I had never heard of the Brazilian author Clarice Lispector and don’t fully understand why. She is an important modern writer. In 2009, Benjamin Moser published his biography on her entitled Why This World and it appears to have renewed interest in her work as a series of new translations followed. In his article for The New Yorker, Moser informs us that she
was nine when Virginia Woolf asked a question she later quoted: ‘Who shall measure the heat and violence of the poet’s heart when caught and tangled in a woman’s body?’ The question, Woolf believed, applied as much to women of her own day as it did to women of Shakespeare’s. How did Clarice Lispector—of all people—succeed at a time when so many other women were silenced?
Her first novel, Near to the Wild Heart, was written when she was only twenty-three and caused a sensation when it was published in Brazil in 1943. There is not much in the way of plot, yet it can be described as a coming-of-age story, thoughtfully structured and narrated from the first person point-of-view, which makes the intense interior monologues all the more compelling. We are introduced to the narrator, Joana, when she is still a child, living alone with her father, who is a writer. She feels neglected and is trying to get her father’s attention, so she reads him a short poem she has written, but he fails to grasp its import. It becomes obvious that he is preoccupied with his own writing and doesn’t have time for his daughter. In the next chapter, we meet Joana when she is married. The juxtaposition of the two scenes, as in Eisenstein’s film editing, enables us to see how in her marriage Joana is caught in a role similar to the one she played for her father. The sense of her entrapment is effectively conveyed. Her husband, moreover, is busy, writing a book on civil law, a legal system that subjugates women.
What has changed, however, is that Joana has developed a strong sense of herself that she finds interrupted by her husband’s presence. When she concentrated on herself, she “continued living the thread of her childhood.” It’s as if married life, being domesticated, is a cage for the animal she feels inside herself.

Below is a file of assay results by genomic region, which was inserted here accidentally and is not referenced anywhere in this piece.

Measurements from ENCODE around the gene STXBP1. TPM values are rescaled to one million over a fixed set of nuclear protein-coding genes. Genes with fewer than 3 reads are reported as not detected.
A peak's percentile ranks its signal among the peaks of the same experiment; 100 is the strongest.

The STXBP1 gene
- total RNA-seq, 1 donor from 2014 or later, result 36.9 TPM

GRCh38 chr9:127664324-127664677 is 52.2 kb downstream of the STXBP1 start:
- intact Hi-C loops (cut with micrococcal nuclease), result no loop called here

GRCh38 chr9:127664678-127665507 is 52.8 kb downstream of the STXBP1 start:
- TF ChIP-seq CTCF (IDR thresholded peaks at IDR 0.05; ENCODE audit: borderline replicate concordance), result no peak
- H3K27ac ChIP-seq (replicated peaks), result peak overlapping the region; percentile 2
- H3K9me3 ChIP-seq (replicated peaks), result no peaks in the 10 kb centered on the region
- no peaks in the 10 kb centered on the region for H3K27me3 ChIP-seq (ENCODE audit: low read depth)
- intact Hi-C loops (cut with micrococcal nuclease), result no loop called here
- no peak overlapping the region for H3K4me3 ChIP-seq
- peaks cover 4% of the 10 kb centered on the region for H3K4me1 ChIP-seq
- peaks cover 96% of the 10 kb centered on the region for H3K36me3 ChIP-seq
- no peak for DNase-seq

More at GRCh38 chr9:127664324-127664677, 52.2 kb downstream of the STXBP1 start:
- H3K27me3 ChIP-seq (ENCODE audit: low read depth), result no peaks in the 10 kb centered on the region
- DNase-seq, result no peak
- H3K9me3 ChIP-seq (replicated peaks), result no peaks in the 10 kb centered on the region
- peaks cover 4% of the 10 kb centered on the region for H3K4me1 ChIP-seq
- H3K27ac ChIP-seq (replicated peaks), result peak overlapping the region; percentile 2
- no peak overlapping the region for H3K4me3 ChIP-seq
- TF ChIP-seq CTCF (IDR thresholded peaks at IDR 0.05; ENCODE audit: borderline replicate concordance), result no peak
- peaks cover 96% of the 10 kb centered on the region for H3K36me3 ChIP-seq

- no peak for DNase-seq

It is curious I can’t say who I am. That is to say, I know it all too well, but I can’t say it. More than anything, I’m afraid to say it, because the moment I try to speak not only do I fail to express what I feel but what I feel slowly becomes what I say.
In other words, while language constitutes identity and enables a degree of self-expression, paradoxically, at the same time, it represses something essential. For Joana, “Music was of the same category as thought, both vibrated in the same movement and kind.” Seeing has a similar capacity. Being fully alive to her senses, being certain that she is alive, bring what Woolf called “moments of being,” a profound sense of connection to the world and the interconnection of all that is alive.
We then go back in time, following her father’s early death, and find Joana living with an aunt who is disturbed by her niece’s strong character and defiant nature, marking her as decidedly different. Before long, Joana is sent to a boarding school where we meet her teacher and his jealous wife. The tense, triangular relationship is then repeated when we return to her marriage, as another woman is now present. This is Lidia, her husband’s mistress, who is pregnant with his child. Although Joana longs for her own child, her husband leaves. At first, she is devastated, but she soon comes to realize that she is now free to be herself and passionately embraces her new life — her life. Fittingly the title of the novel is taken from a quote by James Joyce: “He was alone. He was unheeded, happy, and near to the wild heart of life.”
Clarice Lispector was born in the Ukraine in 1920. When she was a child, her parents, who were Jewish, immigrated to Brazil. Moser notes that in his biography
I examined her roots in Jewish mysticism and the essentially spiritual impulse that animated her work. As the Kabbalists found divinity by rearranging letters, repeating nonsensical words, parsing verses, and seeking a logic other than the rational, so did she. With some exceptions, this mystic quality, which can make her prose nearly abstract, is less visible in her stories than in novels such as “The Passion According to G.H.” or “The Apple in the Dark.” But to see Clarice’s writing as a whole is to understand the close connection between her interest in language and her interest in what—for lack of a better word—she called God.
Thus we can see Joana’s profound sense of liberation at the end of the novel as her full spiritual awakening.